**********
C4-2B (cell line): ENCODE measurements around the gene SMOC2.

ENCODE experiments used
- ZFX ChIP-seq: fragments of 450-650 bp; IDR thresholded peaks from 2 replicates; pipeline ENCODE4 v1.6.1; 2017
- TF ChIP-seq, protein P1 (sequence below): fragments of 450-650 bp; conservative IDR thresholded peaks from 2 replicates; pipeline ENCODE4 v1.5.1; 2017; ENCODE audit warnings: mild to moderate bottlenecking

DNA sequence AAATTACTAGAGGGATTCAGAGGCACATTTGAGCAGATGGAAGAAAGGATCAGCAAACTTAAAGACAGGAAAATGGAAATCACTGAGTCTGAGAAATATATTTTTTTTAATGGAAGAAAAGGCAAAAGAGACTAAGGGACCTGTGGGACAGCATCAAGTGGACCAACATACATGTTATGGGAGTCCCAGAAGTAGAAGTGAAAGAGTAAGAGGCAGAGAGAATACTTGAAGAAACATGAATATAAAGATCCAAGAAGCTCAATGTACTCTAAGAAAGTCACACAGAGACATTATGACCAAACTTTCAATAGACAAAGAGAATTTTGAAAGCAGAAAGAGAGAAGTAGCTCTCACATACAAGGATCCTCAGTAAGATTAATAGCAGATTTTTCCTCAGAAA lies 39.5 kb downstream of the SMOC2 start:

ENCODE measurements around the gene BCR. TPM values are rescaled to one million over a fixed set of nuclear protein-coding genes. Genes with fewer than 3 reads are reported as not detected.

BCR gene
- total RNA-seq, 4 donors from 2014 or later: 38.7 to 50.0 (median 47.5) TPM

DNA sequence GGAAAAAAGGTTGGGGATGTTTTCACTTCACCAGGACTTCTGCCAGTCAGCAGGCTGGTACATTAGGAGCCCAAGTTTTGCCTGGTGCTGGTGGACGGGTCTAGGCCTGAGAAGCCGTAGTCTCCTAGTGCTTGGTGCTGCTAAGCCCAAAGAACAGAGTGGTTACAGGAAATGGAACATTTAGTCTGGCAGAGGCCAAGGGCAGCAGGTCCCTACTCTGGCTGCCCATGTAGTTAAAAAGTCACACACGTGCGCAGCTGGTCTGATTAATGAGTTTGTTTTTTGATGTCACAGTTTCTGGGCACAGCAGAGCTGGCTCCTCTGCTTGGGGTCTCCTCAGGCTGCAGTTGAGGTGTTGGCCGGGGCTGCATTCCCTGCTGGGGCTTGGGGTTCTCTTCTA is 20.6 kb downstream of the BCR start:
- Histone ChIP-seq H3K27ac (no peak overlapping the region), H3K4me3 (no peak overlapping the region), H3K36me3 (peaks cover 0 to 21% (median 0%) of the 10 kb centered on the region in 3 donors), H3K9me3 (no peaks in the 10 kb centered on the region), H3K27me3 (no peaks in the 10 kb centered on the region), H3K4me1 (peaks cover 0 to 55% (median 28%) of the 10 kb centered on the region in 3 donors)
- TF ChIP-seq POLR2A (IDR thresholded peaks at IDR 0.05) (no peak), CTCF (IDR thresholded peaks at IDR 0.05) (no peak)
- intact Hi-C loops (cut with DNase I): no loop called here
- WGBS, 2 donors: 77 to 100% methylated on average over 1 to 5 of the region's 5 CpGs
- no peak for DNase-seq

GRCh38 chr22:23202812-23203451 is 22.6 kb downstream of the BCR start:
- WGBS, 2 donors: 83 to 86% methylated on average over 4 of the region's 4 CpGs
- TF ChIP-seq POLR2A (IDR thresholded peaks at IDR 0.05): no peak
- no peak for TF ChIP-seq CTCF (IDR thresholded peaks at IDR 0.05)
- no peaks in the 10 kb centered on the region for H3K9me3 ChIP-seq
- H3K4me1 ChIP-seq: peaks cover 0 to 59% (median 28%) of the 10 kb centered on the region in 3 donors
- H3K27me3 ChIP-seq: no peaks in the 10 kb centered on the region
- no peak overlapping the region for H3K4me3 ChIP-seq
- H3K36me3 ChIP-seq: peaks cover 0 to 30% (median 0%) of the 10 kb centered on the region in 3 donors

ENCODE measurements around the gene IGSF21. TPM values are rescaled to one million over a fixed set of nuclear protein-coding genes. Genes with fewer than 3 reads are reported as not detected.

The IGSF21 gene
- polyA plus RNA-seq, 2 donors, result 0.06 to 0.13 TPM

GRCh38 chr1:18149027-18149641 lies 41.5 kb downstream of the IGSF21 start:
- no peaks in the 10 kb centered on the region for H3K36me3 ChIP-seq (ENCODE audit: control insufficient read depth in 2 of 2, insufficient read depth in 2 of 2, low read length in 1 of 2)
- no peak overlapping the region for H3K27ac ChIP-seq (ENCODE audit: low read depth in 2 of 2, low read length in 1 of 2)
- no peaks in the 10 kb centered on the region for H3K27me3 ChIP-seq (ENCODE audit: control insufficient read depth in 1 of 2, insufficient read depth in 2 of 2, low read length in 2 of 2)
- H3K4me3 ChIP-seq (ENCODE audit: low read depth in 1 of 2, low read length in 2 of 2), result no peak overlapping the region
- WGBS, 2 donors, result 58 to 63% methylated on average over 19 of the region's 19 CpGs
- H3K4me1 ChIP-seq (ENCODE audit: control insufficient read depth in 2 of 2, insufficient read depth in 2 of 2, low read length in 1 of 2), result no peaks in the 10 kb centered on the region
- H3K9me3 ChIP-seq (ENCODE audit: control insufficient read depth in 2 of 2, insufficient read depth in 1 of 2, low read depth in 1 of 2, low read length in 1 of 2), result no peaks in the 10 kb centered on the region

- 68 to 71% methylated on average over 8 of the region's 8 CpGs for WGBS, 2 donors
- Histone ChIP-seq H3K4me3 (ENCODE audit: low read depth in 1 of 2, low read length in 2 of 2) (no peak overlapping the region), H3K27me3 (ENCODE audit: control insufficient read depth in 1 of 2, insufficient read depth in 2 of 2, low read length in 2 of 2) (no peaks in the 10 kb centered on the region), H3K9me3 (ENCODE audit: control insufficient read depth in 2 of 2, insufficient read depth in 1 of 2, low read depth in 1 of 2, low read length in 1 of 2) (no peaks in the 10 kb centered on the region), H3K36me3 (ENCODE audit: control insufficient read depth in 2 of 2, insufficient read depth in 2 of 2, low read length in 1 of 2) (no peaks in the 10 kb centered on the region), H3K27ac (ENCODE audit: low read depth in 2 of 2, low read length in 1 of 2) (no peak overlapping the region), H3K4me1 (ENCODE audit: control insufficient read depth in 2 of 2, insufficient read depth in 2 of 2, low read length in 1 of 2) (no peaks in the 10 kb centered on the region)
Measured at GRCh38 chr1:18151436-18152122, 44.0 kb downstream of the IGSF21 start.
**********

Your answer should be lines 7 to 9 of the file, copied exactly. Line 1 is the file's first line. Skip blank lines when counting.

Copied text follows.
BCR gene
- total RNA-seq, 4 donors from 2014 or later: 38.7 to 50.0 (median 47.5) TPM

DNA sequence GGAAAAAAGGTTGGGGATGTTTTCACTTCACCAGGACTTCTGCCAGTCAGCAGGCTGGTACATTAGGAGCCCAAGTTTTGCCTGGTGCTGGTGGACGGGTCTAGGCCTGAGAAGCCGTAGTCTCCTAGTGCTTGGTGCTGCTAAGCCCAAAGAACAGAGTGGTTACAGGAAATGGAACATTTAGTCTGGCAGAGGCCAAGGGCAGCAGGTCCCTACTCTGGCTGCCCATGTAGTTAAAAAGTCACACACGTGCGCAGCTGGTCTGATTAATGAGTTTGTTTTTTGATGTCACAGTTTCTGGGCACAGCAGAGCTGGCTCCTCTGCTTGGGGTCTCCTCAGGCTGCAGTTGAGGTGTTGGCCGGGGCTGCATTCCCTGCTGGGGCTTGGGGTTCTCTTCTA is 20.6 kb downstream of the BCR start: